Nova Scotia mass shooting unleashes conflict questions, legal game of cat and mouse

Nova Scotia justice minister's 32-year career with RCMP raises issues about the independence of public inquiry called into the case

More documents related to the RCMP’s investigation into the Nova Scotia mass shooting are expected to be released on September 4.

But it won’t be until at least mid-November that the public will see all the information used by the RCMP to obtain some 23 search warrants in the case.

Information used by the RCMP to obtain seven search warrants has already been released by the courts. A court in Nova Scotia heard on Wednesday that information related to six more search warrants are ready for release.

But that will be up to a judge. As with other documents released so far, parts deemed sensitive to the RCMP’s investigation will be redacted.

Media outlets led by the CBC have been in court since May to argue for the full release of the documents.

But provincial and federal Crown attorneys say that would compromise the RCMP’s investigation. They have also raised privacy issues related to individuals named in the documents. And the need to protect the identity of others.

The situation has unleashed a protracted legal game of cat and mouse.

That has involved a complicated three-stage process, which has included in-camera hearings and public proceedings in court over the redacted information.

RCMP Sargeant Angela Hawryluk took the stand in a Nova Scotia courtroom last Wednesday, August 12. It’s her signature that appears on affidavits sworn by the RCMP to obtain some 23 search warrants in the case.

Her testimony made for some testy back and forth with David Coles, the lawyer representing the CBC et al.

In one exchange, Coles questioned the redaction of the name of a forensic anthropologist hired by the RCMP to investigate a possible motive in the shooting. How would the release of that individual’s name compromise the RCMP’s investigation?

Hawryluk acknowledged under cross-examination that the release of the name would not compromise the RCMP’s investigation. Coles noted other discrepancies in reasons offered by the RCMP for redactions.

The legal process has led to the release of previously redacted information, including explosive details about the gunman.

Information released just prior to the government’s decision to announce an inquiry suggests Gabriel Wortman was involved in smuggling guns and opioids from the United States.

Other published reports have already raised questions about what the RCMP knew about the gunman prior to his rampage. With each new revelation, the RCMP’s handling of the case has come under increasing scrutiny.

Questions of conflict of interest

There has been no timeline, meanwhile, offered on the terms of reference for a public inquiry announced on July 28. Those terms of reference will determine the scope of the inquiry.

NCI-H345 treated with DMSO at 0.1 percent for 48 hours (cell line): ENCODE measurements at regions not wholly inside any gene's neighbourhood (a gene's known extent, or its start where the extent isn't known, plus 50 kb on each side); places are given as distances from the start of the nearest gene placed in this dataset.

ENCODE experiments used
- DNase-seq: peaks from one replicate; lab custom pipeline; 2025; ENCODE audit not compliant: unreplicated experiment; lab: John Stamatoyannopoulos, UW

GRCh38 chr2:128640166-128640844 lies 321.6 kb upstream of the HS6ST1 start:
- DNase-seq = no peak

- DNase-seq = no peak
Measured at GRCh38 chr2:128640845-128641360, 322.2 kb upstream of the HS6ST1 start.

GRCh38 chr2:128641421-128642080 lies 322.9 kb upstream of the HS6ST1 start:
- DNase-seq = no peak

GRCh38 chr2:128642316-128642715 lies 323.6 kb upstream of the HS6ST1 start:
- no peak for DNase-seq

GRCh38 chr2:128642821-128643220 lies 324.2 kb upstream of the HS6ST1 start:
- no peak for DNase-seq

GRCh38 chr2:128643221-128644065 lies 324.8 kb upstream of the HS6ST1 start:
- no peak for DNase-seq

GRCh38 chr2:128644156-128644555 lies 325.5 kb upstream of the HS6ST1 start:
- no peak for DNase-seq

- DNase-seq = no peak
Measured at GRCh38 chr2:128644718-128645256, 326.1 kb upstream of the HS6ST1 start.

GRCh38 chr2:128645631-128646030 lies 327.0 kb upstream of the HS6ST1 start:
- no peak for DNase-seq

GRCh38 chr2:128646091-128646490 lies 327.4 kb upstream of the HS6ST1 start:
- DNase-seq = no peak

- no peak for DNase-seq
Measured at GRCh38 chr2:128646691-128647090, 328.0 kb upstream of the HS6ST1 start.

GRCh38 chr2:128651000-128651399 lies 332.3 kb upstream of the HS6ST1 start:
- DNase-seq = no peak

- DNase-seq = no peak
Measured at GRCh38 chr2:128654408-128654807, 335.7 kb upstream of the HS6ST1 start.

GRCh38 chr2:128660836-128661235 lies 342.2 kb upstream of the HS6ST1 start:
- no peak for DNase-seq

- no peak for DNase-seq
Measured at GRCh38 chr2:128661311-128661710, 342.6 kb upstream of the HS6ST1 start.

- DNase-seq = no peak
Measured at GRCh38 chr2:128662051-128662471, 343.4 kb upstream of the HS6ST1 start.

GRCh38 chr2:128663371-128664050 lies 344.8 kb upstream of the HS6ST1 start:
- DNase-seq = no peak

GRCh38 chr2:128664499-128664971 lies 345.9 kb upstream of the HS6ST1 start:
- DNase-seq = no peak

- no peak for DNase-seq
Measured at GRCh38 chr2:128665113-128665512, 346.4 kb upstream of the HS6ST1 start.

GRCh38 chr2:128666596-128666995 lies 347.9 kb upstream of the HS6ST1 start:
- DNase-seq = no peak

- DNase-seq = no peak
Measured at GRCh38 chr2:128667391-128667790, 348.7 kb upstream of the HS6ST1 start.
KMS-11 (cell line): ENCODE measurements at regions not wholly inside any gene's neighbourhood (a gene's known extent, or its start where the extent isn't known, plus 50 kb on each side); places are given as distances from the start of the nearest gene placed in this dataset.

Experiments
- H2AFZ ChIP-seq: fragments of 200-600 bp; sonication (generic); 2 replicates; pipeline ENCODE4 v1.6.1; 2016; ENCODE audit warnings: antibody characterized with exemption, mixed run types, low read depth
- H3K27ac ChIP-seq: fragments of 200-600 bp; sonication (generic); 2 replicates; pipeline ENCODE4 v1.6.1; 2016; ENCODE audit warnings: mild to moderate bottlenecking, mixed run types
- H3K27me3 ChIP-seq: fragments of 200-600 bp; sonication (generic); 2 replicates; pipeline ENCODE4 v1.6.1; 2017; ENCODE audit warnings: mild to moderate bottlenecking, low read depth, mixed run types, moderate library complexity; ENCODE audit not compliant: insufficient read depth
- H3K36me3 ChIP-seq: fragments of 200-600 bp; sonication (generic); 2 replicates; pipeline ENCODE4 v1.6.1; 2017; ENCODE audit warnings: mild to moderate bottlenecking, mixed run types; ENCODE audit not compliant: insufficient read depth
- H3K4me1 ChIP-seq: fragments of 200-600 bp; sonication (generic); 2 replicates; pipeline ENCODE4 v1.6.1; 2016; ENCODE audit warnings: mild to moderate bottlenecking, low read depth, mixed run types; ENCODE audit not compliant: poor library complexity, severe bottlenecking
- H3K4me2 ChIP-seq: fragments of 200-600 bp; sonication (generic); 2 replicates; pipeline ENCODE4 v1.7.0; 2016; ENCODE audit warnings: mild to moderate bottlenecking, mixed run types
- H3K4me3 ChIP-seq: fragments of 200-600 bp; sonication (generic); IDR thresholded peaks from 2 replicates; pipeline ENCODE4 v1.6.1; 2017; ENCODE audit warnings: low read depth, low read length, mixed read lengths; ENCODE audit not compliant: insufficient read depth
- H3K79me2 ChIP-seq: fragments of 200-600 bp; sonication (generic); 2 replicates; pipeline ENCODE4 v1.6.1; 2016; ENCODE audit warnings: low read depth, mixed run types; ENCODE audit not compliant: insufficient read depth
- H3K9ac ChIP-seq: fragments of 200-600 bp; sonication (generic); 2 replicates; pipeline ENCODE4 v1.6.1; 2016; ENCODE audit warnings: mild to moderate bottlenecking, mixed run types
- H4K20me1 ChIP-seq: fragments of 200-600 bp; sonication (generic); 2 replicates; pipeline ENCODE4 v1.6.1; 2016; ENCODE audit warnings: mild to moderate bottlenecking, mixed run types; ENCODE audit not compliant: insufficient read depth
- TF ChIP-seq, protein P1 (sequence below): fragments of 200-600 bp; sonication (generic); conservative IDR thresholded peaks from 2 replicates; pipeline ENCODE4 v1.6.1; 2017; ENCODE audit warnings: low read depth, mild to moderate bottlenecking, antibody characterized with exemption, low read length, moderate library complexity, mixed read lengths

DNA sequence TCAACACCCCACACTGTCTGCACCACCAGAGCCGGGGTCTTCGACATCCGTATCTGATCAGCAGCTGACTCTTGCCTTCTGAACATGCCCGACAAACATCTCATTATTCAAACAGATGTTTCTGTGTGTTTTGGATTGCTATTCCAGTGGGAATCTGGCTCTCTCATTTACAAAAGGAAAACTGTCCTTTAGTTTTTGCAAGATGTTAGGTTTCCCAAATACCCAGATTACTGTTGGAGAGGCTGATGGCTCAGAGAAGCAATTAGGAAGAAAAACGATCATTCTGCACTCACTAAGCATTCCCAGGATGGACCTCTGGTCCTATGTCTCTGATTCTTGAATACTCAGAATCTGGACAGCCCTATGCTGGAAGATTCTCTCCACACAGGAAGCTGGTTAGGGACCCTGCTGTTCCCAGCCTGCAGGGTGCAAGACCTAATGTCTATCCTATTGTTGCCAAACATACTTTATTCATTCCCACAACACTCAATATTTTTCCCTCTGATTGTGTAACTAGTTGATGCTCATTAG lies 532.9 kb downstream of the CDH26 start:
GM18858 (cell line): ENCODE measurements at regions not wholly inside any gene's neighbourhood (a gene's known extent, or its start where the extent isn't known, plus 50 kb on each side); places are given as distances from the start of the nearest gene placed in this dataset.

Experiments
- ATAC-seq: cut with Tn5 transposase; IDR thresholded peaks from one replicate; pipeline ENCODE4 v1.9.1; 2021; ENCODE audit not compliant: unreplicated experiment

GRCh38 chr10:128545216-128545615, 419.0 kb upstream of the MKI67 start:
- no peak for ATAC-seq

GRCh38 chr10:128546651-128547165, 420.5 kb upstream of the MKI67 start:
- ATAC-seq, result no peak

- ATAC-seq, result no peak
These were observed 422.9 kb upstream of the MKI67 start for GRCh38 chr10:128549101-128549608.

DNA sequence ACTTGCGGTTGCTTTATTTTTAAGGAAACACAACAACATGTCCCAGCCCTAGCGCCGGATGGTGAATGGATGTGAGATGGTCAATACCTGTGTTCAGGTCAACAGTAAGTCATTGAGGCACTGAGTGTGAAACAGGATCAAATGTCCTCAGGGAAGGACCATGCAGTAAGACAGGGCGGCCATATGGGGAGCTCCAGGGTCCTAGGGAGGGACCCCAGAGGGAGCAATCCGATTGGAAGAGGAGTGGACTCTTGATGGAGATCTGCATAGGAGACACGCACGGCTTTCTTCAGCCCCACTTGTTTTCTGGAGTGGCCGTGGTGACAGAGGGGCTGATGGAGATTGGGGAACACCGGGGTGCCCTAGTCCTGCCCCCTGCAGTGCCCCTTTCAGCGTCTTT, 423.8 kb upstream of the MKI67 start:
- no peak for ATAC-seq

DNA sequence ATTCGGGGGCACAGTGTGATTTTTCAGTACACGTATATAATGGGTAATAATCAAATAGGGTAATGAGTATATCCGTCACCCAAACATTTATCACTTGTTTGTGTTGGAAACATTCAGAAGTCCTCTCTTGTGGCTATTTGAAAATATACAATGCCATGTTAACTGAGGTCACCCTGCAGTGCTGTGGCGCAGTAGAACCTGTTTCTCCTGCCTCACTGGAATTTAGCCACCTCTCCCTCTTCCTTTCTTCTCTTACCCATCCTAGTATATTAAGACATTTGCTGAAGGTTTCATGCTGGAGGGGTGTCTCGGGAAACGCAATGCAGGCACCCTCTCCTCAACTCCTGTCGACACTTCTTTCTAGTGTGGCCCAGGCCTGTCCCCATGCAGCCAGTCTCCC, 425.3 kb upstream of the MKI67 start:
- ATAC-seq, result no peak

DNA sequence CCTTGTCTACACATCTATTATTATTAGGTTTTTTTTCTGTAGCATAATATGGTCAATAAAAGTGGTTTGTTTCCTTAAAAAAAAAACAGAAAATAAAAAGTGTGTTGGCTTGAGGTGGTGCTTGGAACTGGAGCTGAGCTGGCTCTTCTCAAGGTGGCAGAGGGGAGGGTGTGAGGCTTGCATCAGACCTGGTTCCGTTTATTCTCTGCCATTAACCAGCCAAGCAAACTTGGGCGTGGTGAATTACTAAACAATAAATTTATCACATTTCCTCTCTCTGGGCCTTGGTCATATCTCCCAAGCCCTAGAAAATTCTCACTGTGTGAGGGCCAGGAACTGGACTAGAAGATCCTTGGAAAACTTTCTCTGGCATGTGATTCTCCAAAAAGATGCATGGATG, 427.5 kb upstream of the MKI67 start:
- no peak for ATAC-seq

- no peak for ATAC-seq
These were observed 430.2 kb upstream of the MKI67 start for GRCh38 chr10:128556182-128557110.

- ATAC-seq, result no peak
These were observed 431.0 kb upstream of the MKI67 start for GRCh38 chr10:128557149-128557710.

The office of Public Safety Minister Bill Blair referred questions about that from NOW to Nova Scotia Justice Minister Mark Furey.

But Heather Fairbairn, a spokesperson for Furey’s office, says they have “no further information to share at this time” on the terms of reference – or conflict of interest questions raised by Nova Scotia PC party leader Tim Houston.

Houston has asked the province’s Conflicts Commissioner to investigate whether Furey should be removed from the inquiry process. Furey is a former RCMP officer. He served as a unit commander in Nova Scotia during a 32-year tenure on the force.

Houston wrote to Blair on August 12 to raise the issue.

He questions efforts by the Nova Scotia government and the feds to “dilute” the review process into the shooting. The feds and province had initially announced a simple review of the shooting. But public outcry by the families of some of the victims forced the government to call a full public inquiry.

Houston’s letter goes on to doubt the three-person panel proposed for the inquiry. The feds have appointed J. Michael MacDonald, Nova Scotia’s former Chief Justice, to chair the panel. Leanne Fitch, a former chief of police of the Fredericton police force, is a second appointee. Anne McClellan, a third choice, has bowed out.

Houston argues for a five-member panel, with at least three appointees from out of province.

“It is essential that this inquiry is conducted by an independent and impartial body, free of bias or political interference.”

The PC leader says that the inquiry should also look into “the role of confidential informants within the RCMP.”

Speculation has been rife that Wortman may have been an RCMP informant. Houston notes “his historic involvement with the RCMP… and his engagement with them during the period he was active on April 18 and 19.”

The RCMP has already publicly denied any connection to Wortman.

But the speculation persists about why the RCMP seemingly did nothing to respond to concerns expressed by neighbours that Wortman kept a stockpile of weapons.


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